Sarepta Therapeutics reported this week that it had submitted a written response to the US Food and Drug Administration (FDA) for its DMD treatment after the regulator had requested it use a new potency assay, a test for whether the gene therapy can access cells and trigger production of the crucial protein Duchenne patients lack.
SRP-9001 is intended to deliver the micro-dystrophin-encoding gene to muscle tissue for the targeted production of the micro-dystrophin protein.
As of now, it is not evident the impact the FDA request may have on the Cambridge, Massachusetts company’s plans to begin a large study of the DMD therapy by the end of the year.
Bernstein analyst, Vincent Chen, in a note to investors yesterday, rang an optimistic note: "Our sense is Sarepta has plenty of options for potential potency release assays; it's just a matter of aligning with the FDA and validating the assays."
Additional dialogue with the FDA is required to determine the acceptability of the potency assay approach said Sarepta, with CEO, Doug Ingram, saying the company would look to obtain clarity on the timing of its planned study.
The company has a broad pipeline of gene therapies, including three for DMD and six for Limb-girdle muscular dystrophy (LGMD), all of which are at the preclinical or clinical stage.
Sarepta is responsible for global development and manufacturing of SRP-9001 and it is planning to commercialize the therapy in the US. At the end of last year, it signed a $1bn deal with Roche for the development of that gene therapy, granting the Swiss company the rights to commercialize the DMD treatment outside the US.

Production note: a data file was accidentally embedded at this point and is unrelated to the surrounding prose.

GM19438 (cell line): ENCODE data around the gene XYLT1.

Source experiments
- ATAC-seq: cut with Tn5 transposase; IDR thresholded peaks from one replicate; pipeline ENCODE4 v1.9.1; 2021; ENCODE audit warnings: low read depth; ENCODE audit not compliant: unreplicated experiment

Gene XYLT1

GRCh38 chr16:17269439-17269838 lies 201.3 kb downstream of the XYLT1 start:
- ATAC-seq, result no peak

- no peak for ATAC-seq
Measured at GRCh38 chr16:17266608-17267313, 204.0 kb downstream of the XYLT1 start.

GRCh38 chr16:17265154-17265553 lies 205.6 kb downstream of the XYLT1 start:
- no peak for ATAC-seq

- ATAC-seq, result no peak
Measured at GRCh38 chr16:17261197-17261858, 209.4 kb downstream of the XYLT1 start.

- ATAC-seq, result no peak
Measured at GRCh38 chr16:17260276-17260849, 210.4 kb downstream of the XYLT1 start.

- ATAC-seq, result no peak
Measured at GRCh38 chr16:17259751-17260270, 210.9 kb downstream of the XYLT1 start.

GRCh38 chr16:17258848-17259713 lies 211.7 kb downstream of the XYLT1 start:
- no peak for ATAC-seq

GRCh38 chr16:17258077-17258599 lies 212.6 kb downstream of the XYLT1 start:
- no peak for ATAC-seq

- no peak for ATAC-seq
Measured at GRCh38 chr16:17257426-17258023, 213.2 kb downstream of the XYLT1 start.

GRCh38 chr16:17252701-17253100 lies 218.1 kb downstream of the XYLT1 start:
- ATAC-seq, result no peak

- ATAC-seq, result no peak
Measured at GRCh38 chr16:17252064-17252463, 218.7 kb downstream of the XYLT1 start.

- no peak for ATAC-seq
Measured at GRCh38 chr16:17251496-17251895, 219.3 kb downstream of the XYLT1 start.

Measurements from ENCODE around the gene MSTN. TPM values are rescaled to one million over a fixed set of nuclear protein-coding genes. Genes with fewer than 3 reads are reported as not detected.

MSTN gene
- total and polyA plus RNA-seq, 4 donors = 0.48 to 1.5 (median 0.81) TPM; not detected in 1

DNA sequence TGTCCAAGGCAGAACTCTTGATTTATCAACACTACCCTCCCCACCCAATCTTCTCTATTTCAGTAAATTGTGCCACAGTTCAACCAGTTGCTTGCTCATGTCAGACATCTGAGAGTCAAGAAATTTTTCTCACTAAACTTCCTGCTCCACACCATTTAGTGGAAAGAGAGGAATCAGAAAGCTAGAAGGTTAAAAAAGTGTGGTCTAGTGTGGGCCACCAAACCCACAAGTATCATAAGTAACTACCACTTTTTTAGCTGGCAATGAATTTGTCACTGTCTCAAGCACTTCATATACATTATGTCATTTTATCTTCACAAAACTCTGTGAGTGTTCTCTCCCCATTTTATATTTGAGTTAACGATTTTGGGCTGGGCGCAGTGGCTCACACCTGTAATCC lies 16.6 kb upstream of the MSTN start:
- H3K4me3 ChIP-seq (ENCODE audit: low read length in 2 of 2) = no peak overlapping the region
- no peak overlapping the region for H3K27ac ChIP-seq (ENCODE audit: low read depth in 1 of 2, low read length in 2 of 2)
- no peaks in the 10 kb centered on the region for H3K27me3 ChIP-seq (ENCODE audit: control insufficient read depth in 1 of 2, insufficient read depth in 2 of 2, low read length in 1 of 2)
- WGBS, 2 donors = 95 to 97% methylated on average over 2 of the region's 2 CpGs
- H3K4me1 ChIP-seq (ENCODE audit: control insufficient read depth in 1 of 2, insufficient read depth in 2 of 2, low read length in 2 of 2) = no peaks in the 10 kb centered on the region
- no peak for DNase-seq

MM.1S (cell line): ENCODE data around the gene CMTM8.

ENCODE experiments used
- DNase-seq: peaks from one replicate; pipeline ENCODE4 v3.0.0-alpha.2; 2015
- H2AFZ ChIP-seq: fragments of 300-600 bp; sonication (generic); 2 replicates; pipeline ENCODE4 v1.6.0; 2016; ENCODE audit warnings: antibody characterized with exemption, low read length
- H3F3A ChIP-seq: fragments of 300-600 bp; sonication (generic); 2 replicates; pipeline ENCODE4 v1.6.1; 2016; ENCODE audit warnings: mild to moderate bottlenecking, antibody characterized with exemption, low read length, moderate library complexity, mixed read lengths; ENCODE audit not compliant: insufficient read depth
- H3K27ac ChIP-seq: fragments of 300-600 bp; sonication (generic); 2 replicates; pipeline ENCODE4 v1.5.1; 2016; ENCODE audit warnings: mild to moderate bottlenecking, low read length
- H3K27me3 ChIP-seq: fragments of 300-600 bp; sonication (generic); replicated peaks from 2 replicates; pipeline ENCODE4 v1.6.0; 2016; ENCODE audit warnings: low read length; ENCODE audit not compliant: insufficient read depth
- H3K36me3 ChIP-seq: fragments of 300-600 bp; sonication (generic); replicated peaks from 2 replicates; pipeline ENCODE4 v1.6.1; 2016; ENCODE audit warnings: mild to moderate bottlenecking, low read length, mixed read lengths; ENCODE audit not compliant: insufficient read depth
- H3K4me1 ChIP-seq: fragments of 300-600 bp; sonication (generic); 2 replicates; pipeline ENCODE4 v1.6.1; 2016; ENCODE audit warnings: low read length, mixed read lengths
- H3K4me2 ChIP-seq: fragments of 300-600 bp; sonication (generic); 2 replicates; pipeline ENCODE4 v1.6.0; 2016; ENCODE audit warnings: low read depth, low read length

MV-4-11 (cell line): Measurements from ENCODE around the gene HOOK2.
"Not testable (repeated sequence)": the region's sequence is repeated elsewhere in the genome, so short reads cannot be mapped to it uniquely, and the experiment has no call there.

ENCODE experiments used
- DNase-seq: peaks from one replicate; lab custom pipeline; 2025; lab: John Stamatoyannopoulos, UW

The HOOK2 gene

As a result of that deal, Sarepta was able to invest in manufacturing capacity and infrastructure to support a potential wider commercialization effort.
Sarepta, Pfizer and Solid Biosciences are current competitors in the gene therapy space for DMD.
In November last year, Solid Biosciences announced that its gene therapy for DMD was on clinical hold after a patient experienced a serious adverse event. The company is still engaging with the FDA to get the clinical hold lifted.
Pfizer announced in August 2019 that it would be ramping up the manufacture of its own DMD gene therapy ahead of the beginning of Phase 3 trials.
The pharma giant is going ahead on the late stage study despite safety concerns noted in an earlier trial. Pfizer reported in May this year that all three patients who had serious adverse events in a phase 1b clinical study had recovered within two weeks. The company confirmed then that the safety profile of its DMD therapy warrants a P3 trial, which it has slated for the second half of this year
Sarepta also experienced a clinical hold, however, the issues for the company were not patient-related but were related to the manufacturing process for plasmids used in its therapy.